The latest release of Component One's Studio for WinForms completes the implementation of the Office 2010 visual styles across the entire range of controls. If you're like me and you're always keen to seeing what's new (and of course with visual styles it's quite literally a case of 'seeing' what's new) then you'll almost certainly have given them a spin by now. Of course what you, the developer, think looks really cool may well not suit the tastes of your end user and when it's all said and done it's them that you need to satisfy.
If you've ever changed the style in Microsoft's Office 2007 and 2010 suites then you'll already know that whatever change you make in one of the programs will be reflected across all of the programs in the suite (if you didn't know then you should give it a try and see for yourself). By default the Office suites load their respective 'blue' themes. If you use the C1Ribbon template as a base for a new project then you'll be aware that a style button has been added to the template allowing your end user to easily select a style of their choice. However the choice that they make will only last as long as your program is running, unless you make provision of course to remember their choice and reinstate it next time your program starts.
Visual studio makes this quite easy to do via the Settings tab in the project properties. Begin by opening up your project's properties and selecting the Settings tab. Create a new setting (in this example I called it VisualStyleToUse and set its type to be of C1.Win.C1Ribbon.VisualStyle. Finally, set its scope to be User and its value to be whatever you wish it to be.) The 'User' scope is very important, setting it to Application would mean that your user couldn't change it.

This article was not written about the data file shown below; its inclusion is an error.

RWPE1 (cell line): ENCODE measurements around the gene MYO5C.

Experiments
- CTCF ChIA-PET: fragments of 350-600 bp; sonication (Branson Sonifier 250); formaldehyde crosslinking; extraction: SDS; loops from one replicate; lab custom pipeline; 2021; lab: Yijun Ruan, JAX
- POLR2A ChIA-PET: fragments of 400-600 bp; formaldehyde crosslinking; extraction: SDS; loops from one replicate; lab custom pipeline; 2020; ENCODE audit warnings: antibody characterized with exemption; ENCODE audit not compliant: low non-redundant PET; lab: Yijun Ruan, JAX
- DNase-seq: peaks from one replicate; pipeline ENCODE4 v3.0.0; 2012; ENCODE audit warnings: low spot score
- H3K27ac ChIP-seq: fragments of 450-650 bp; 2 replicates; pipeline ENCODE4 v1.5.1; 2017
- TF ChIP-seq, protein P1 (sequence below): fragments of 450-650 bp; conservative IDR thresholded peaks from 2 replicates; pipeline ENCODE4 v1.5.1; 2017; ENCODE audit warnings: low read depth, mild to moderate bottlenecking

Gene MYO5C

With that done if you're using the C1Ribbon template go to the main form, select the C1Rribbon control, and from its properties open up the Application Settings. Select Property Binding and click on the ellipsis.
In the ensuing dialog that opens select VisualStyle and bind it to the user setting that you've just created.
Now add a single line of code to the bottom of the relevant code section where the visual style is changed:
Private Sub visualStyle_PressedButtonChanged(ByVal sender As System.Object, ByVal e As System.EventArgs) Handles blue2007Button.PressedButtonChanged If blue2007Button.Pressed Then c1Ribbon1.VisualStyle = VisualStyle.Office2007Blue ElseIf silver2007Button.Pressed Then c1Ribbon1.VisualStyle = VisualStyle.Office2007Silver ElseIf black2007Button.Pressed Then c1Ribbon1.VisualStyle = VisualStyle.Office2007Black ElseIf blue2010Button.Pressed Then c1Ribbon1.VisualStyle = VisualStyle.Office2010Blue ElseIf silver2010Button.Pressed Then c1Ribbon1.VisualStyle = VisualStyle.Office2010Silver ElseIf black2010Button.Pressed Then c1Ribbon1.VisualStyle = VisualStyle.Office2010Black ElseIf windows7Button.Pressed Then c1Ribbon1.VisualStyle = VisualStyle.Windows7 End If My.Settings.VisualStyleToUse = c1Ribbon1.VisualStyle End Sub
And finally add the following line to the code that handles how your application closes:
Note: If you have enabled the application framework in your project then you can check the 'Save My.Sttings on shutdown' and this will be taken care of automatically.
So you can see that your end user can now select a style and the application will remember it from instance to instance of your program being run.